Are you looking at optimizing your checking account? You can open a checking account with Capital One 360, simply click here to get started!
That is just plain crazy. I use Chase and all of my credit cards are paid electronically the next day. Only individuals will be mailed a paper check (like my dentist). Even my utility companies are paid in one or at most 2 days.
I have often wondered about this. Why are banks and credit cards able to immediately process their charges to you and immediately know if you are late so they can add fees and immediately debit the money going OUT of your account, but it takes a week to “process” deposits or payments?
I can see why it took so long back in the day when you had to snail mail paper checks to unconnected banks, but with computers and the internet, there really is no excuse I can see for a week long delay in any transfer of information between two entities. I hope one of your readers works at a bank so they can explain why the extra time is needed whenever it favors the financial institution but there is no grace period for the customer. For those of us on the outside, it certainly looks pretty fishy!!
That’s the reason that, for my credit cards, I have the payment set up so that my credit card company pulls the money from my bank versus what you described, which is the bank sending (or pushing) the money to your credit card company. This way, what happens is that the credit card company acknowledges the payment and adjusts my balance on the day I schedule it, which is always at least 1-2 weeks before the due date. Typically, the withdrawl occurs on the bank account one business day later.
My concern with companies pulling money out of the bank is the chance of the incorrect amount being pulled. I’ve had family and friends burned by it.
I really have to trust a company before I’d sign up or have a bonus for it. An example would be my student loans receiving a small discount for auto debits.
The “up to 5 days” thing is mostly to make sure that the payment isn’t reversed due to NSF or something similar. That goes up to the Fed, they sort it all out, and if there are any reversals, the payments may not actually go through. I wondered about that for a while as well. It’s not that they don’t have the money, but more like they want to make sure they _really_ have the money. Think of the scams going around on Craigslist where you are asked to take some payment for more than what you’re asking to pay for and ship the item. You do so, put that money order/check in the bank, ship the item, then find out that the payment wasn’t any good. You’re now out the money and the item as well as possibly being overdrawn. Similar concept, especially since people do strange things to pay off bills sometimes.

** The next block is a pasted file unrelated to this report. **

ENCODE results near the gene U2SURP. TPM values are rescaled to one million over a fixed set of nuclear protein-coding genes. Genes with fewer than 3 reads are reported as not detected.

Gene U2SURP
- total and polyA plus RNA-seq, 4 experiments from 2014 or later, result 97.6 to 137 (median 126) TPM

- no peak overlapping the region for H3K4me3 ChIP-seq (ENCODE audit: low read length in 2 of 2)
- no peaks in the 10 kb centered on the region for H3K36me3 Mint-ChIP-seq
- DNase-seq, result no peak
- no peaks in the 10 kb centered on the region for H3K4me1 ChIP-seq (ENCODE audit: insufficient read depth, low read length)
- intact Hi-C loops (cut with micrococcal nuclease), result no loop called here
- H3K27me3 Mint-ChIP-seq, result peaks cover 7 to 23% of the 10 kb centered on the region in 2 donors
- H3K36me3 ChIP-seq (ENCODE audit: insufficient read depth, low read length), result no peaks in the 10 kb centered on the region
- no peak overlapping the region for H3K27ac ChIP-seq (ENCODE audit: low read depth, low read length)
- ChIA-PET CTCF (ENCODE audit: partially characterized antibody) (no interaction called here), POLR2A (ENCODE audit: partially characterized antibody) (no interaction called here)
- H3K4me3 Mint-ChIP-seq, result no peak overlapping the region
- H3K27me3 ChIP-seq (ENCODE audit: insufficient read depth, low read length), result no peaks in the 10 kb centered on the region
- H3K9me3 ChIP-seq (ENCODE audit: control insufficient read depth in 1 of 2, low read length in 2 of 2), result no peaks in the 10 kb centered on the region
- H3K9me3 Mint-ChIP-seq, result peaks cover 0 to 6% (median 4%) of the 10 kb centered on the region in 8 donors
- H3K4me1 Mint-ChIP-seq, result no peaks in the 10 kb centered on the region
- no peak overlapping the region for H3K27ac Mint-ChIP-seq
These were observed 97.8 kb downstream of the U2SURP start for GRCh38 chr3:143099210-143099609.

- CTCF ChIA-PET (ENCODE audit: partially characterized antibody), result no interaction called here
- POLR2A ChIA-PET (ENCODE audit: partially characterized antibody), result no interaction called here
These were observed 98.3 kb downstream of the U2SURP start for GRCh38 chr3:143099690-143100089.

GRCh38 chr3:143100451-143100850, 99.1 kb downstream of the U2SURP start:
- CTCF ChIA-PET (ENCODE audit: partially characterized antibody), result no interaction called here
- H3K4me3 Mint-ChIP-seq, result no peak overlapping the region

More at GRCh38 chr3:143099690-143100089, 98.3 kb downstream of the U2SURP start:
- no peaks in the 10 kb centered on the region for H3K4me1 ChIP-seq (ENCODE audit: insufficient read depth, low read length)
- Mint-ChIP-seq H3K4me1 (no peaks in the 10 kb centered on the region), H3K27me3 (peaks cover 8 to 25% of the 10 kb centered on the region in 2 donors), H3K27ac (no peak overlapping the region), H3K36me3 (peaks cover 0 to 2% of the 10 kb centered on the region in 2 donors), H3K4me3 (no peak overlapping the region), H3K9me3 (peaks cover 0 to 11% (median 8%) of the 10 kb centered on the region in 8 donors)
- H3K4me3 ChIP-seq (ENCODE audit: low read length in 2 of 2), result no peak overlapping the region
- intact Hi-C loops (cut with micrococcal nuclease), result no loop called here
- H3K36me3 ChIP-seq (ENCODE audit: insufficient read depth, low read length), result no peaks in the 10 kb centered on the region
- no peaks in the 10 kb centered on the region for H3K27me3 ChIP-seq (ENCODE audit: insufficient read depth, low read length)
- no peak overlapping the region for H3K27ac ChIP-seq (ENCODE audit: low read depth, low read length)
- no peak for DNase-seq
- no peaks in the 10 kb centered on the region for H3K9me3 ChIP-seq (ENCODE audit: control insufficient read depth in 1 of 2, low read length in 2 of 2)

As for sending _out_ the payment, I don’t quite get that. Only guess there is that the banks have some mainframe system that actually handles that. You queue up a payment, that night it hits the mainframe, next day it hits some print shop to print the check, day after it actually hits the mail. Total guess, but it wouldn’t necessarily surprise me. Totally different if there’s already a relationship between the bank and the company you’re paying. Then they can usually do some mass payment electronically with a list of how the payments should be applied.
My bank (Bank of America) guarantees delivery of the payment on the date I select. I have had no problems from it.